Dairy Farmers of America is filling a global ‘demand gap’ for U.S. dairy exports

As groups of five and six prepared to tour the Fallon plant, they entered a locker room to slip rubber booties over their shoes and white ankle-to-neck gowns over their clothes. The strict emphasis on sterility is just one way the plant emphasizes product safety.

In 2009, the same year Camerlo passed away at age 75, the Innovation Center for U.S. Dairy issued a groundbreaking report by Bain & Co. forecasting a global “demand gap” that the U.S. dairy industry could help fill if it moved more assertively on exports. The report confirmed with data what the DFA board had already been urging. DFA made globalization a focus in its 2009 strategic plan.

“We were already moving stuff here and there but exports really weren’t a focus,” said Glenn Wallace, the chief operating officer of the ingredients division of DFA’s global dairy products group. “We started to ask ourselves, ‘What do we need to do to be more successful at this?’”

Waldvogel spent more than a decade overseas with Campina in Europe and Fonterra in New Zealand. He used to wonder at times how committed to exports DFA really was until he saw a survey showing more than 90% of DFA’s producers rated exports important or very important. Among the perceived benefits: increased global demand for U.S. dairy had the potential to positively impact U.S. milk prices for all DFA members.

“That was a turning point in my mind,” Waldvogel said. “You knew the field was clear. Our members understood the importance of global markets. It wasn’t a situation in which we had to convince them.”

As he made numerous trips overseas, Waldvogel’s main pitch to global customers was they were over-reliant on their existing suppliers. Buying from the U.S. would diversify their supply and reduce their risk. It was a tough sell.

“If you went to a Chinese customer and said, ‘Listen, we can be a competitive supplier and you can grow with us long term,’ they would say to me, ‘Now, you listen. You don’t make whole milk powder. You don’t have the highest-quality products. You don’t meet our specifications and you aren’t committed. You might be here today but gone tomorrow. And, oh yeah, your prices are too high. This is an interesting idea you have, but you’re crazy.’ ”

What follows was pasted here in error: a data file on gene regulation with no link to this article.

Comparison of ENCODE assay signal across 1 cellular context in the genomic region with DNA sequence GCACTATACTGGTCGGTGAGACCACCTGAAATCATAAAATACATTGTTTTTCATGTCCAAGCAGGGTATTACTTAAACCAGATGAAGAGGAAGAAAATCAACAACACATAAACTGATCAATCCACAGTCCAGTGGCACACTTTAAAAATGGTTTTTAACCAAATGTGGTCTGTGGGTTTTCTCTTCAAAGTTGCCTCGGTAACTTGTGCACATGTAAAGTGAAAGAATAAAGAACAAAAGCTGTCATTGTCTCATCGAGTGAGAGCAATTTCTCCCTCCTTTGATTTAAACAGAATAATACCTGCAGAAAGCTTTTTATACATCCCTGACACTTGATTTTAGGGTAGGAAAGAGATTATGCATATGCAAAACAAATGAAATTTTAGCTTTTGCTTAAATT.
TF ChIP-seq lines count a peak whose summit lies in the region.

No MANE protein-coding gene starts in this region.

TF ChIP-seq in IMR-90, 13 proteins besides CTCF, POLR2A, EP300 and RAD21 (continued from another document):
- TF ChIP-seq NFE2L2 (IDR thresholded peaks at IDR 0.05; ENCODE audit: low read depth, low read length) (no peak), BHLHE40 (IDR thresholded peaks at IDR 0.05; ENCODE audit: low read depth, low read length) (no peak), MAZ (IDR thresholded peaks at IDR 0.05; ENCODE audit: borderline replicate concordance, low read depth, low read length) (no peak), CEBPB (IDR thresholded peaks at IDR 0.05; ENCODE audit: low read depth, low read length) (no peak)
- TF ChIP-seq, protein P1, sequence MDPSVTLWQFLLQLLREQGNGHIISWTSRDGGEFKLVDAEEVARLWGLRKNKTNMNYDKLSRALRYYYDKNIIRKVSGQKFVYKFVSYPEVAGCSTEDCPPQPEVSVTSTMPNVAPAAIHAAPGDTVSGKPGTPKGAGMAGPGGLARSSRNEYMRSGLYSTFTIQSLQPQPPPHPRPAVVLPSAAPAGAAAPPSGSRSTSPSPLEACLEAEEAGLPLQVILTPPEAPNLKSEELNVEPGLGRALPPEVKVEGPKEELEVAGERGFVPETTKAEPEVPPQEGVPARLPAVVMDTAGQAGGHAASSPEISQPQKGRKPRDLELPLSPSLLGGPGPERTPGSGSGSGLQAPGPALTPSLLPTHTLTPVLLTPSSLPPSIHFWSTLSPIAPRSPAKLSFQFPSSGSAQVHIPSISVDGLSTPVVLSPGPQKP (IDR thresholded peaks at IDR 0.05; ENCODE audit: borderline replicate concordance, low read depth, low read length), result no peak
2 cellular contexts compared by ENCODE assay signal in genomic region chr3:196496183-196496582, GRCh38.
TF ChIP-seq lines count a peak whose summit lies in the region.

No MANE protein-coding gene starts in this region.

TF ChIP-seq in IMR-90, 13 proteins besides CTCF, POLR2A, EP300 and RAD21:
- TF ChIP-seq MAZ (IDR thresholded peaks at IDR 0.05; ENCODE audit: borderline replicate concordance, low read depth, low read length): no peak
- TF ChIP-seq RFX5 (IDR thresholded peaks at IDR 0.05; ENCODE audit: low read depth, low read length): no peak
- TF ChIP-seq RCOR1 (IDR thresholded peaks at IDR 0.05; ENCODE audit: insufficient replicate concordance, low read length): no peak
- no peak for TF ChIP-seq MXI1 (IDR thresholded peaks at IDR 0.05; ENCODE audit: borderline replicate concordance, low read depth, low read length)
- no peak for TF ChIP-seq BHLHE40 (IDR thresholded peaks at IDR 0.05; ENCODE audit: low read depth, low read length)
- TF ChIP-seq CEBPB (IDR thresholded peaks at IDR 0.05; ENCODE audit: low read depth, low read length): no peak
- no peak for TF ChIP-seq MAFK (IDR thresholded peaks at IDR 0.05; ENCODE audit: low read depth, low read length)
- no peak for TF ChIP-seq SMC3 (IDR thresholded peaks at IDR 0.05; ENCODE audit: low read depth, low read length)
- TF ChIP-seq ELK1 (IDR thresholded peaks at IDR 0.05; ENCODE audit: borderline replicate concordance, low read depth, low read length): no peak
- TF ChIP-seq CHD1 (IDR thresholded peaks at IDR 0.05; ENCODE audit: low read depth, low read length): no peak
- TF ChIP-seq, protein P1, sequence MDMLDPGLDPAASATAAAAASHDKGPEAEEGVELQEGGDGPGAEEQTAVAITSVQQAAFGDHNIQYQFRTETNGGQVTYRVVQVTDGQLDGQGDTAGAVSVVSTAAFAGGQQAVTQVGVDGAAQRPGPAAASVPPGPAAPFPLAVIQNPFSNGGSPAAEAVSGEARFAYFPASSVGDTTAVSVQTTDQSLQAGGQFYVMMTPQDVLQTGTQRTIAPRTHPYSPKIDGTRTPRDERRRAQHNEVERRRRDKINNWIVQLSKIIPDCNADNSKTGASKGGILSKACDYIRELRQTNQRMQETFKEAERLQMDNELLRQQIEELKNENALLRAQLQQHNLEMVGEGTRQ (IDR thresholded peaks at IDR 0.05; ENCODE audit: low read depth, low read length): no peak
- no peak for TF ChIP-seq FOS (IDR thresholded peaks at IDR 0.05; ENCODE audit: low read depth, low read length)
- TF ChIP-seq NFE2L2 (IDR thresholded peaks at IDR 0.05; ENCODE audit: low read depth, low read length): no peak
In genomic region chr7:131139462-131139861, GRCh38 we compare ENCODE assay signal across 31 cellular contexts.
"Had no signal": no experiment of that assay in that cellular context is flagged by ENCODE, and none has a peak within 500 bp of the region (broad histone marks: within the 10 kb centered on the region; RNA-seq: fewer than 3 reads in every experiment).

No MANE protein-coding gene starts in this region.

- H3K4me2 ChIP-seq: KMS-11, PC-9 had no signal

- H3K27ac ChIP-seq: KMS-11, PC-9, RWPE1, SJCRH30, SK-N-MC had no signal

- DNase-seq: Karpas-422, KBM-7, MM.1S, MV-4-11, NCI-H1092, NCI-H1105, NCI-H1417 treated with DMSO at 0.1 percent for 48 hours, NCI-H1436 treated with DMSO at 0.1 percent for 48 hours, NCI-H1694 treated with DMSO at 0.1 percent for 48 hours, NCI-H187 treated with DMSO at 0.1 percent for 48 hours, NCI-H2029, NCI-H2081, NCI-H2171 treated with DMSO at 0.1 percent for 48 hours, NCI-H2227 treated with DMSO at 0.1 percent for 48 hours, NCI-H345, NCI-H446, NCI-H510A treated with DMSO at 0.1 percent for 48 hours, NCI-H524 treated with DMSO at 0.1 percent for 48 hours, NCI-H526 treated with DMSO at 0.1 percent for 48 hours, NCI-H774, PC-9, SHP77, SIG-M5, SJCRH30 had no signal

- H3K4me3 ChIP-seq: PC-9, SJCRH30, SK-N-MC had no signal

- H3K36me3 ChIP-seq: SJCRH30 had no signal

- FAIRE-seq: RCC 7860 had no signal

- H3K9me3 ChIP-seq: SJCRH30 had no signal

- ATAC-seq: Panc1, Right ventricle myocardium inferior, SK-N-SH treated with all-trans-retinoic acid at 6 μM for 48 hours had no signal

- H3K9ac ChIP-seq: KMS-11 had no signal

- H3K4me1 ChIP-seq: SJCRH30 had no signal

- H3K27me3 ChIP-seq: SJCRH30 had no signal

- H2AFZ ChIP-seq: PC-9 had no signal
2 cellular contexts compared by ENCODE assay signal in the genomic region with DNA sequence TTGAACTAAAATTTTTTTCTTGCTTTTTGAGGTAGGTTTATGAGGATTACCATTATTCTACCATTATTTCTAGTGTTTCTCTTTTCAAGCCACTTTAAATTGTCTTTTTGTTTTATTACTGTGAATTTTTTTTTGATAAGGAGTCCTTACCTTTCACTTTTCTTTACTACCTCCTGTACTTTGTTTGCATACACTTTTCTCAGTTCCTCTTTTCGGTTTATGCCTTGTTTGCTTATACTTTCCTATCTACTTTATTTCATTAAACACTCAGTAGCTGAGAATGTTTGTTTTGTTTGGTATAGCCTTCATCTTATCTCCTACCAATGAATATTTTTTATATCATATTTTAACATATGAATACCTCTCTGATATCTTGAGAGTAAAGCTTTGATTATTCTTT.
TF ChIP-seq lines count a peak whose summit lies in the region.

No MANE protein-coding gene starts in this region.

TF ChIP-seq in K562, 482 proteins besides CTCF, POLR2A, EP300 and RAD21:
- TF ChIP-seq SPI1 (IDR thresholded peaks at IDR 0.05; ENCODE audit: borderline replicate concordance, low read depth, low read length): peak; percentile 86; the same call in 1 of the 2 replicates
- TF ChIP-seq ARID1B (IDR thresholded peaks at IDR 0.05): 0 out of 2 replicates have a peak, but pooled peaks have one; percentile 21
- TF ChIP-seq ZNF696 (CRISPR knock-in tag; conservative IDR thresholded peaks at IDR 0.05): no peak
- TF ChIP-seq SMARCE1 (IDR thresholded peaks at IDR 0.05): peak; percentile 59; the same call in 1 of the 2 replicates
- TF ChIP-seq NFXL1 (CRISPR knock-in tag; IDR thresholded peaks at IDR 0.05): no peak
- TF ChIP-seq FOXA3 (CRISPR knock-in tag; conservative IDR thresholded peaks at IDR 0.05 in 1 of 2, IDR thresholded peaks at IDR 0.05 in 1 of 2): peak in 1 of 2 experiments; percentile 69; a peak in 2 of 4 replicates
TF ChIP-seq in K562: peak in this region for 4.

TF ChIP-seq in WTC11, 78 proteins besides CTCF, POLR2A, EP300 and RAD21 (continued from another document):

That was then. Waldvogel said when construction plans became known to global customers “we could have sold out our Fallon plant multiple times.”
But to manage its risk, DFA is starting relatively small. “If we want to go bigger, we will,” Waldvogel said. “We’re not betting the farm on this, so to speak.”
If the WMP market becomes weak, the Fallon plant has the flexibility to make other products, such as nonfat dry milk and skim milk powder for both global and domestic customers.

How to slake China’s thirst for UHT milk

Demand scenarios conducted by USDEC suggest China’s appetite for imported UHT milk could more than quadruple from 150,000 tons in 2013 to at least 600,000 tons by 2020. That presents another export opportunity for DFA. But competition is keen. No less than seven major new plant projects are in the works by other dairy businesses — in Australia, New Zealand, Ireland and Germany — focused on manufacturing UHT milk for export. Still, their combined output is insufficient to meet demand projections in China.

Waldvogel recalled a 2013 visit to the Shanghai office of Yihaodian, the Chinese online grocery business partially owned by Walmart, the Arkansas-based multinational retailer. He said it felt as if he were in the middle of a giant video arcade, with more than 20 high-definition screens displaying nearly up-to-the-minute data tracking the company’s sales, deliveries and other metrics. None of Yihaodian’s executives called Waldvogel crazy that day.

“They really, really wanted branded U.S. milk because their consumers viewed it as being high-quality. Their response was, ‘Can you send it to us tomorrow?’”

Most consumers in the central, urban areas of China have no cars to make trips to the grocery store. If they have a refrigerator, it’s probably small, like those found in dorm rooms in American colleges. What they do have is increasing amounts of expendable income and computers.

“They place their order in the morning and our product shows up a couple of hours later,” Waldvogel said. It is sold at a price roughly double what consumers could pay for Chinese UHT milk. The 2008 melamine milk crisis has not been forgotten.

Not everyone in China buys UHT milk online, however. DFA’s California Gold brand UHT milk is also distributed at Walmart and Sam’s Club stores. According to USDEC, the United States has about 3% of the UHT milk market in China. USDEC sees an opportunity for continued growth for all U.S. suppliers.
“We still have hundreds of millions of people a year moving into the middle class,” Waldvogel said. “Up until now they were survivors and now they are consumers. If you are a parent, what you think about when you have some money is nutrition, and usually for your kids. That’s why the first thing a mom wants to buy in China is a glass of milk for her kid. The place in the world best positioned to supply her that glass of milk is the United States if we commit to making the investments.”